Saturday, January 31, 2015

Intuition, Algebra, Inspection

I was asked to look at s spreadsheet showing product sales. There seemed to be something wrong: the discount on all products was 37%, the discount on list A was 38%, and the discount on everything else, list B, was 49%. Yet the individual calculations appeared to be correct.

Intuitively this seemed wrong, but I didn't want to trust to intuition, for I know that mine isn't always reliable. I took out a piece of paper and wrote out the inequalities
a/b > (a + c)/(b + d) < c/d
Multiplying through showed that this could be true only if the inequalities
ad > bc
bc > ad
were both true. So intuition was correct:, there was something wrong.After a recalculation, I spotted the problem: the list B calculation was off by a cell, dividing the amount of discount by the discounted price rather than the full price. Correcting that gave a list B discount of 33% and the calculations made sense. A couple of us had looked at this for quite a while without noticing the mistake.

I don't mind math, I use it regularly in my work, but this must be the first time in years that I have fallen back on algebra. With a better eye for the cell references in the discount formula, I would not have needed to do so. Still it is comforting to remember that the tool is available.

Friday, January 30, 2015

Rod McKuen, RIP

Today's NY Times carries an obituary of Rod McKuen. I hadn't thought about the man much over the last 40 years, and not that much before that. I was interested to see, a while ago, that he was president of the American Guild of Variety Artists, a small labor union.

I remember from college the conversation of a young woman, a music major, who had been browbeaten by a graduate student, instructor of a freshman English class, after she had said that she liked McKuen's poetry. The browbeating did not, at least right away, lead to her developing a taste for such poets as the English Department approved of. It did lead to a distaste for English classes, or at least English graduate students. I believe that I heard of more than one case of such browbeating.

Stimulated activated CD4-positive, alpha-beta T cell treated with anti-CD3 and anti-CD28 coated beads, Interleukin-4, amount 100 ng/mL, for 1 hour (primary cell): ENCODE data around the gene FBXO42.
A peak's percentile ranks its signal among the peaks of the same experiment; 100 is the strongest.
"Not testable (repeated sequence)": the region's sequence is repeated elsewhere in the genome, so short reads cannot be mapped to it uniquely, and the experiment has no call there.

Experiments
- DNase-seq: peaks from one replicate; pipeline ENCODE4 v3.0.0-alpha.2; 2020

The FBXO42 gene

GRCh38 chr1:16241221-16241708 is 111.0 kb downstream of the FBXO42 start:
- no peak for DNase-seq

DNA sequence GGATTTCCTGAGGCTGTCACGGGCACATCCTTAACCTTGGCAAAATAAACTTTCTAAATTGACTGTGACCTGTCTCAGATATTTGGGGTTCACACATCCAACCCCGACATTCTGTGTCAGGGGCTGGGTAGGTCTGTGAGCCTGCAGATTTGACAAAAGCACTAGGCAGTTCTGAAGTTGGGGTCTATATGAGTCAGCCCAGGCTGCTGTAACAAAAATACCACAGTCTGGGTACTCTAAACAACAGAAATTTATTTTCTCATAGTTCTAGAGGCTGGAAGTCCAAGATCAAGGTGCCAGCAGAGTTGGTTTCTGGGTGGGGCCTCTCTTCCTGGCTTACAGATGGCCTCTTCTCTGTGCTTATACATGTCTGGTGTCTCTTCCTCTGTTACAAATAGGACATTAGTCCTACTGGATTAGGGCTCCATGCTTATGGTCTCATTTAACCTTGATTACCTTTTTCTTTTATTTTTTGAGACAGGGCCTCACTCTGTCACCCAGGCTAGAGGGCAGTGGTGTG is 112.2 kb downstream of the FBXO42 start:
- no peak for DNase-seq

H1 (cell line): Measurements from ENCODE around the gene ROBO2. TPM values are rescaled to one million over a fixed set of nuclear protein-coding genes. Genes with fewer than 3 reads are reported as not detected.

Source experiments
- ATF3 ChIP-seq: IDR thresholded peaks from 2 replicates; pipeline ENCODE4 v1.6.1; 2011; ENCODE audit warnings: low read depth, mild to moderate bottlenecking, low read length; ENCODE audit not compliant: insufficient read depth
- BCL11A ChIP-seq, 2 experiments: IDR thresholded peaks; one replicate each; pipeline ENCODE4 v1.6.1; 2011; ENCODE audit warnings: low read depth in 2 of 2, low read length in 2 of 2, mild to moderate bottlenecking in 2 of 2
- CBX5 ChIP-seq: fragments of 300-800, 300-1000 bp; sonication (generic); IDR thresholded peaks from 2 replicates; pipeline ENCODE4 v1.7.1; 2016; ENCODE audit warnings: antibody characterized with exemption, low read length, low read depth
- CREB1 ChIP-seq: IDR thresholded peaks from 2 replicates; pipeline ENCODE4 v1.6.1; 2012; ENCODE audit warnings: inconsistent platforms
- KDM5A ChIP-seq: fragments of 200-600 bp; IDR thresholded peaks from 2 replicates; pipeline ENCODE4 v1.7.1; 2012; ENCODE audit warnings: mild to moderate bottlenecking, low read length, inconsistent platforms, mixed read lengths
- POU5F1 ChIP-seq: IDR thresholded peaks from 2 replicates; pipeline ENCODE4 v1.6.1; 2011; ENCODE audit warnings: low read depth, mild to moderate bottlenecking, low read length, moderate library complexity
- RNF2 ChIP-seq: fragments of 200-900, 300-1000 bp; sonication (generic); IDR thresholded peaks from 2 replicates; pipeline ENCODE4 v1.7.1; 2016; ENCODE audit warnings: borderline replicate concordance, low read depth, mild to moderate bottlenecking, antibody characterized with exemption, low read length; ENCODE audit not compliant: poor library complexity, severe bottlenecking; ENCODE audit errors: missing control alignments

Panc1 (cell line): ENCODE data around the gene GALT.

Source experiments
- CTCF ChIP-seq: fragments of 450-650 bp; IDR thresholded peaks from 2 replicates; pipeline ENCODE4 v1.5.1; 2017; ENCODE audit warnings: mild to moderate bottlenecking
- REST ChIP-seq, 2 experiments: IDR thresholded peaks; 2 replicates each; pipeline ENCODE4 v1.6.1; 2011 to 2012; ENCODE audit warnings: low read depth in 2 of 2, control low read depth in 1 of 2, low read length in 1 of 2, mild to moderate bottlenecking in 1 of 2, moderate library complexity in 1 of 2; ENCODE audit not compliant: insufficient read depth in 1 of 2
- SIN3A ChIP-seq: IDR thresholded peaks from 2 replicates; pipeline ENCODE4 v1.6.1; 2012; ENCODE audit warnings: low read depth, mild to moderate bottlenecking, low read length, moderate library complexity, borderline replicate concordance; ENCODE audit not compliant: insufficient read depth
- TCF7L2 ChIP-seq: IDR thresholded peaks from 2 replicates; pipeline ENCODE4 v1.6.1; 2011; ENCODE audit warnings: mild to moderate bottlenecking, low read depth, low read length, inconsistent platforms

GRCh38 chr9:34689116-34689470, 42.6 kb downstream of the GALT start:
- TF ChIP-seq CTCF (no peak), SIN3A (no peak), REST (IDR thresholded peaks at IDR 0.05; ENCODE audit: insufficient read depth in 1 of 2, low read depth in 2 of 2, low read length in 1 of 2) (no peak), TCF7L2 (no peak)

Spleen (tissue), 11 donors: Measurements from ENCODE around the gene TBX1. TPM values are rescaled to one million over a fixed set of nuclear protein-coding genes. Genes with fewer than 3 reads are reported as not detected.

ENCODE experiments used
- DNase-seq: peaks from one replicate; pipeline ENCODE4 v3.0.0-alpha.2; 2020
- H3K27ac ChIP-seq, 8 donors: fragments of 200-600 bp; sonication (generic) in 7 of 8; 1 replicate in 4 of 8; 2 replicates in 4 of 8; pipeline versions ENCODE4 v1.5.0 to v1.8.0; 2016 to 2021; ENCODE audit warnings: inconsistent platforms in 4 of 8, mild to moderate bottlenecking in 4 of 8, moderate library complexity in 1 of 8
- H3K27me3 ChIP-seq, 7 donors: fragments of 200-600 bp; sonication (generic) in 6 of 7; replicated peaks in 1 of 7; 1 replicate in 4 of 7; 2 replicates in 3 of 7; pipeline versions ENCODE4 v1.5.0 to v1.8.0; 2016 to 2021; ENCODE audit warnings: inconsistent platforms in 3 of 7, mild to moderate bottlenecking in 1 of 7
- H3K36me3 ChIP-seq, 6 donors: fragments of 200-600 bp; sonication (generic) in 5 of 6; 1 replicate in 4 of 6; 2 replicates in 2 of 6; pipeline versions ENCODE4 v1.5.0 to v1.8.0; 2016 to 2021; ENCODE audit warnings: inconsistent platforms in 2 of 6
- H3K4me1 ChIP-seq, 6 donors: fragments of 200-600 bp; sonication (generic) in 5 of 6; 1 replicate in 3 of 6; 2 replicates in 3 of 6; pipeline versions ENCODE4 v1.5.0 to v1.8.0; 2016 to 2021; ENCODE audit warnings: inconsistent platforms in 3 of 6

The Times quotes the San Francisco Chronicle to the effect that
There was a time not long ago when every enlightened suburban split-level home had its share of Rod McKuen. His mellow poetry was on the end table ...
That depends on the definition of "enlightened", I suppose. I can think of a few suburban split-level homes that had well-educated household and no McKuen. The statement reminds me of Graves and Hodges in The Reader over Your Shoulder, in "Principles of Clear Statement" glossing "You will find bee orchards almost anywhere in Devon" as "meaning perhaps in a few fields in several parishes in the Torbay district of South Devon."

Certainly McKuen sold a lot of books, and singers of his lyrics sold a lot of records. He had a difficult childhood and adventurous youth. He  lived, as poets often do, a long life, dying at 81.

Monday, January 26, 2015

Arguing About Flannery O'Connor

A few days ago, a friend emailed to remark that she had just been reading "Everything That Rises Must Converge", and thought very well of it. I replied describing it as
another of O'Connor's stories of the ineffectual, intellectual son and the embarrassingly good-natured, naive mother: "The Enduring Chill" would be another, and ["The Comforts of Home"].
The situation, I said, if not the execution, wore on me. My friend thought this "harsh".

I found and read the story that evening. It is an excellent story, and I have no trouble understanding why I like it better now than I did thirty-five or forty years ago.

Julian, like Asbury in "The Enduring Chill", like Thomas in "The Comforts of Home", is in fact intellectual and ineffectual, and well aware of his failings. He is, more than either, miserably self-conscious,  No such men are particularly comfortable for a twenty-year-old man to read of. Most of us who were not clearly on the way to glory, or wholly lacking in self-awareness, measured our aspirations against our prospects, and didn't care for the results. But few of can have survived into or past middle age still taking ourselves so seriously.